By Tessa Raebeck
As a child growing up in Little Falls, New York, Richard Buckley was eager to learn about the Native American tribes that lived nearby, but the materials he could find were minimal, ill advised and uninformed.
“It didn’t seem right to me the way they were describing it,” explained Buckley, who, rather than settling for subpar information, spent the next 40 years compiling an extensive collection of books, journals and other research on — and by — Native Americans.
On November 13, Buckley and his wife, former United States Ambassador Prudence Bushnell, packed his entire collection of 23 boxes into the back of their pick-up truck and drove from their home in Northern Virginia to Despatch Self Storage in Bridgehampton, where Catherine Creedon excitedly awaited their arrival.
After a deliberate screening process of potential libraries in New York State, Buckley decided to donate his collection to the John Jermain Memorial Library (JJML) in Sag Harbor, where Creedon is director, because he knew they would be appreciated, complemented and, most importantly, used.
Buckley, who worked as a lawyer before concentrating primarily on his research and academic lecturing, estimates his collection includes some 350 materials. The most historically significant part of the collection is the inclusion of four journals on Native American history, to which Buckley has subscribed since their respective inceptions.
He began subscribing to the American Indian Culture and Research Journal when it was first published in 1979, and the journals now fill four boxes.
The journals “give an incredible amount of new history,” said Buckley. “History that had never been written from the viewpoint of American Indians.”
“These journals,” he continued, “have covered everything from the history to the current preservation of Native American tribes throughout the ‘70s, ‘80s, ‘90s, 2000s. If someone were to read those journals, they could write a thesis.”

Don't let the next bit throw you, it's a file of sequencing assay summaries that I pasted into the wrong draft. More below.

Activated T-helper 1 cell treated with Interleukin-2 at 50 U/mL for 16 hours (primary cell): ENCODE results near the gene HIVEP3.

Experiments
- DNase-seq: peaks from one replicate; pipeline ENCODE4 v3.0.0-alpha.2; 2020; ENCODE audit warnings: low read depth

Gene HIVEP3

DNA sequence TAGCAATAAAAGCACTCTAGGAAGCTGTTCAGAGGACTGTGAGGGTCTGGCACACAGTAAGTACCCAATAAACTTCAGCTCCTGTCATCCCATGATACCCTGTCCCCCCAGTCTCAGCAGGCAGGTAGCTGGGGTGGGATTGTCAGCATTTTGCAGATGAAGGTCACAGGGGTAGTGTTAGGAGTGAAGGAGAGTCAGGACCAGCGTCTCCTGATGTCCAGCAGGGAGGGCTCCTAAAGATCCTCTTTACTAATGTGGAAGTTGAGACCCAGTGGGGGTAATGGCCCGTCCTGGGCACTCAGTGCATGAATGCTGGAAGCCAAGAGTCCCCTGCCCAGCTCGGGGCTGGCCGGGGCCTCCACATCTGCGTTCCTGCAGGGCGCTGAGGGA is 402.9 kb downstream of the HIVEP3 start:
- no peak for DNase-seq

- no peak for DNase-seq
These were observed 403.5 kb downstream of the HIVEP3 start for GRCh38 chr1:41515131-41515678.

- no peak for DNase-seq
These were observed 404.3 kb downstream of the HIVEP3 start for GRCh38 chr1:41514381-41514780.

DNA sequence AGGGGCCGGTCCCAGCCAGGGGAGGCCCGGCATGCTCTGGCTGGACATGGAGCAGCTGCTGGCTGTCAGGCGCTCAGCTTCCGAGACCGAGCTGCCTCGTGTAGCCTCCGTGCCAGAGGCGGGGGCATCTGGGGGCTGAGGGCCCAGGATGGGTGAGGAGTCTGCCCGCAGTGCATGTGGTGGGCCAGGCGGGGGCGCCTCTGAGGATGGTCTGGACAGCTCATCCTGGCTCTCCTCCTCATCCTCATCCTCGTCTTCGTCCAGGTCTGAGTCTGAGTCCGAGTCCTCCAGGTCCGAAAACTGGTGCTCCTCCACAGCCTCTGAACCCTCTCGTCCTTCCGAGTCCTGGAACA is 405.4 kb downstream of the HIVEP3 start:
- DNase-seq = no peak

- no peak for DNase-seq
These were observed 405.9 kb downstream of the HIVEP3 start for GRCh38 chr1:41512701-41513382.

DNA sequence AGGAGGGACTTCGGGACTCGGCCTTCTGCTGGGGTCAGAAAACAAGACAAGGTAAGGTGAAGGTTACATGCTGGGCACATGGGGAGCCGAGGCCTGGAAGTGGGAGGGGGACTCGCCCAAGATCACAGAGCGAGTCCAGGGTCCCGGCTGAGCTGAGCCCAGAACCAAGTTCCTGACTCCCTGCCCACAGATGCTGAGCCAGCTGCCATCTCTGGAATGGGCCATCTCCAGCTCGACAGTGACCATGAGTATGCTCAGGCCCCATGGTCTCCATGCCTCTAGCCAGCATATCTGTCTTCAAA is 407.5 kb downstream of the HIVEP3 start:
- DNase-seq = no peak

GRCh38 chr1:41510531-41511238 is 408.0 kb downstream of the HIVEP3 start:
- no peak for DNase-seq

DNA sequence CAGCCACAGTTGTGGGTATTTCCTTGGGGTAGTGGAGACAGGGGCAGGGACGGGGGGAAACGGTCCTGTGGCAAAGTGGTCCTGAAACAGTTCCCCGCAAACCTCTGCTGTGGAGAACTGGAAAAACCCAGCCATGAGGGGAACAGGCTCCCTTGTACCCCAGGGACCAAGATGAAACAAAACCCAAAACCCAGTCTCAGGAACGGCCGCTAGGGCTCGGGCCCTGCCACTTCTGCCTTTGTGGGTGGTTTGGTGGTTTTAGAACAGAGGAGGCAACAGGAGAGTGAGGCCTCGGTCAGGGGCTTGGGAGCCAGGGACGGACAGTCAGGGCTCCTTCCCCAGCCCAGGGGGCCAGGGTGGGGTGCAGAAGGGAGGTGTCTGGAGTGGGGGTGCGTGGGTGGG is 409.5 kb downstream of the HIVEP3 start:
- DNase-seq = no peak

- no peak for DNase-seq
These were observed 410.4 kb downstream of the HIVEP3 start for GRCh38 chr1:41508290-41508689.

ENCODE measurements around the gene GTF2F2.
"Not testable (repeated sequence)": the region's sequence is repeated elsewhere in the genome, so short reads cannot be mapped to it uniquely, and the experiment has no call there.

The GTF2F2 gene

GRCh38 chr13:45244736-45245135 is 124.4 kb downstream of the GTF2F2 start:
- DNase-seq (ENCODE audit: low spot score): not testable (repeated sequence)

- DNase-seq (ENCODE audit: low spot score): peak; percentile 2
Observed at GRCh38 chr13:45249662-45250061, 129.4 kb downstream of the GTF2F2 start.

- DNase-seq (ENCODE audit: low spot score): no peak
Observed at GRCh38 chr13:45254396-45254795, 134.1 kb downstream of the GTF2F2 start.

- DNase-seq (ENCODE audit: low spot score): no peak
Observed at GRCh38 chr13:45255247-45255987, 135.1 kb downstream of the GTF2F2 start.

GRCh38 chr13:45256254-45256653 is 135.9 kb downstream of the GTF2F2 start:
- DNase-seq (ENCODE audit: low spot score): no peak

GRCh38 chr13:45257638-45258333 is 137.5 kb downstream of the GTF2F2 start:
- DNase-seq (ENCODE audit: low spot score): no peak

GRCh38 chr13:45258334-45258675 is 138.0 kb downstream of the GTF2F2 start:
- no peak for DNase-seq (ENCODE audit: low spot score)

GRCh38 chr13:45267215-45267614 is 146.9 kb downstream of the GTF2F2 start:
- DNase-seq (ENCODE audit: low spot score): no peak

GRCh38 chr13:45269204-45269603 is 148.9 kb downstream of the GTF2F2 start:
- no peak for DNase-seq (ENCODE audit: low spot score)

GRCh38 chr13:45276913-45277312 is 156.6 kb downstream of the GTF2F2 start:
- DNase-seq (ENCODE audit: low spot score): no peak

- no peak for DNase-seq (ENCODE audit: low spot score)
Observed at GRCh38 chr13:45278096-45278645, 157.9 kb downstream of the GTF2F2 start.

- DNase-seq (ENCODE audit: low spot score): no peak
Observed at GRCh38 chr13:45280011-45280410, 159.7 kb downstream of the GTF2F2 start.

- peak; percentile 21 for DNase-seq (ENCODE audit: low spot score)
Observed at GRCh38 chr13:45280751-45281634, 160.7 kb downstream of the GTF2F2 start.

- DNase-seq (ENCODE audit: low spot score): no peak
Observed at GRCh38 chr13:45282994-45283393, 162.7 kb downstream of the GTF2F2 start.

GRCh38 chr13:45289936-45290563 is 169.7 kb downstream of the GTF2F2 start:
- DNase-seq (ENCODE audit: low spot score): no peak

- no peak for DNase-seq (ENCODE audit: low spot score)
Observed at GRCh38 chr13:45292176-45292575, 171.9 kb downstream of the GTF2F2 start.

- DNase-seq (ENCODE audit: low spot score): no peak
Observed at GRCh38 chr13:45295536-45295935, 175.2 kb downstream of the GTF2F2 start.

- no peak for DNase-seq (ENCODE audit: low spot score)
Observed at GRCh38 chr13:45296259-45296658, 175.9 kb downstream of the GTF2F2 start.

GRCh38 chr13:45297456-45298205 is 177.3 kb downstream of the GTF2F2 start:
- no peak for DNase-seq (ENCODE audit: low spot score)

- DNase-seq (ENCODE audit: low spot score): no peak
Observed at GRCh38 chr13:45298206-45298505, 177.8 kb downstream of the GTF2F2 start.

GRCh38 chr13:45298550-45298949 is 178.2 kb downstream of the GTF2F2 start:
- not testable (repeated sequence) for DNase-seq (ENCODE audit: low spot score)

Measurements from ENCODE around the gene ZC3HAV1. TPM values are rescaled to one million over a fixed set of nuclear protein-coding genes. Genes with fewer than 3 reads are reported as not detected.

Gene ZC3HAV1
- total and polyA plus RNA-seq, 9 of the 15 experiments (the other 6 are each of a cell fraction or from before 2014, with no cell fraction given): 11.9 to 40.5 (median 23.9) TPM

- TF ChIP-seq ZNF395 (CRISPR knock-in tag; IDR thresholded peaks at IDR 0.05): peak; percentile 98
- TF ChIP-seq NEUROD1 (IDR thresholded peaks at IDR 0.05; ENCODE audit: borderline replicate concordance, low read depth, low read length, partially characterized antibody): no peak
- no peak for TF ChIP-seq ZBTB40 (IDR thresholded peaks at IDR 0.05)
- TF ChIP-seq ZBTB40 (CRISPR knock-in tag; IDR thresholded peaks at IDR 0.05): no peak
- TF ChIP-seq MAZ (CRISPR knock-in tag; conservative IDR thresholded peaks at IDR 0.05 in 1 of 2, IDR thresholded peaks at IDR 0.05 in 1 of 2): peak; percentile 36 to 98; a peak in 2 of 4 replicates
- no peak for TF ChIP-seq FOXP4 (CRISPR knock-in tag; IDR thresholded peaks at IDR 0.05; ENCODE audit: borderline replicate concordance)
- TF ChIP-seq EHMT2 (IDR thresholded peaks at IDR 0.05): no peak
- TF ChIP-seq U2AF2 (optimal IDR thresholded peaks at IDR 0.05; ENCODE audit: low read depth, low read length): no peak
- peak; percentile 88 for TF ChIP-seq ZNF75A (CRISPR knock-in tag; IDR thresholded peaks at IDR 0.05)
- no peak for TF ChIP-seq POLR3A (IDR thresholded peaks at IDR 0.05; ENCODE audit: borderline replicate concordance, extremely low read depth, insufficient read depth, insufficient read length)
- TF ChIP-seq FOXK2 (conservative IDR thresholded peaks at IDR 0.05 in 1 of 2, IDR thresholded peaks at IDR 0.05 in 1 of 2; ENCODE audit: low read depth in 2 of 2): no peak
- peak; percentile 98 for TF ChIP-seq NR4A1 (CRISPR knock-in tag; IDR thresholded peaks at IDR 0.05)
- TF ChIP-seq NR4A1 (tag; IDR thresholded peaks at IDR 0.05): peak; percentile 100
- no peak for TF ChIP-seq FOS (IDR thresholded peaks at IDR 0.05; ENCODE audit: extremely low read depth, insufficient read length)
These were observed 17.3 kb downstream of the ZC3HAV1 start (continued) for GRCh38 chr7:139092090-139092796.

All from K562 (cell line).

The collection also includes 15 boxes of books on Native Americans, separated by topics such as women, Iroquois and “Excellent/General Overviews.”
In compiling his collection, Buckley first tackled the Native American history of New York State, moving on to the entire continental United States and eventually to Alaska and Latin America. The collection also includes extensive documentation of the present condition of Native Americans.
“That is probably the underlying value of the collection,” explained Buckley, “to have that approach of — both historically and currently — the ongoing evolution of American Indian history…. The collection’s value is to show that American Indians are not only here, but they’re living out their history, they’re living out their story.”
Once his collection was complete with an extensive variety of viewpoints from both men and women across different regions, tribes and cultures, Buckley faced the daunting task of deciding where his work belonged.
“What I did was,” he explained, “because I didn’t want these to go anywhere, I wanted them to be in a certain library — when I contacted [the libraries], I’d then know whether it was the right fit.”
At first, Buckley put a notice in the regional library system of central New York, where he grew up. Without any quick responses, he sent the notice to the statewide system.
Within a few days, he was on the phone with Cathy Creedon.
“By the initial interest,” he said, “I could see that she was really interested and they were looking for something to complement the new renovation and the newly restored old beautiful building.”
Since JJML opened in 1910, the History Room has been an integral part of the library. It started with rare materials from the personal library of William Wallace Tooker, a Sag Harbor pharmacist who was also an ethnographer with an interest in Algonquin history. Tooker’s collection in JJML includes the Eliot Indian Bible, a bible in the Algonquin language that was the first bible printed in the colonies.
After unloading the 23 boxes into a storage unit, Creedon gave Buckley a tour of the new building, including the history room, which once completed will be climate-controlled, humidity-controlled and temperature-controlled.
“The tour of the library was the final proof that my donation will ‘fit’ with the future use of the library — particularly the special research room,” said Buckley. “The primary reason for donating the collection to [JJML] is Cathy. She will ensure that the collection is used in the most effective manner.”
In a message to Creedon, Buckley envisioned his collection in Sag Harbor.
“I imagined,” he wrote, “that you would have at the opening of your beautiful library — a researcher would be reserving the special room and using the American Indian collection. She will complete a new powerful book about the contributions of Indian women.”
“I thought that was a real tribute to the role of a public library,” said Creedon.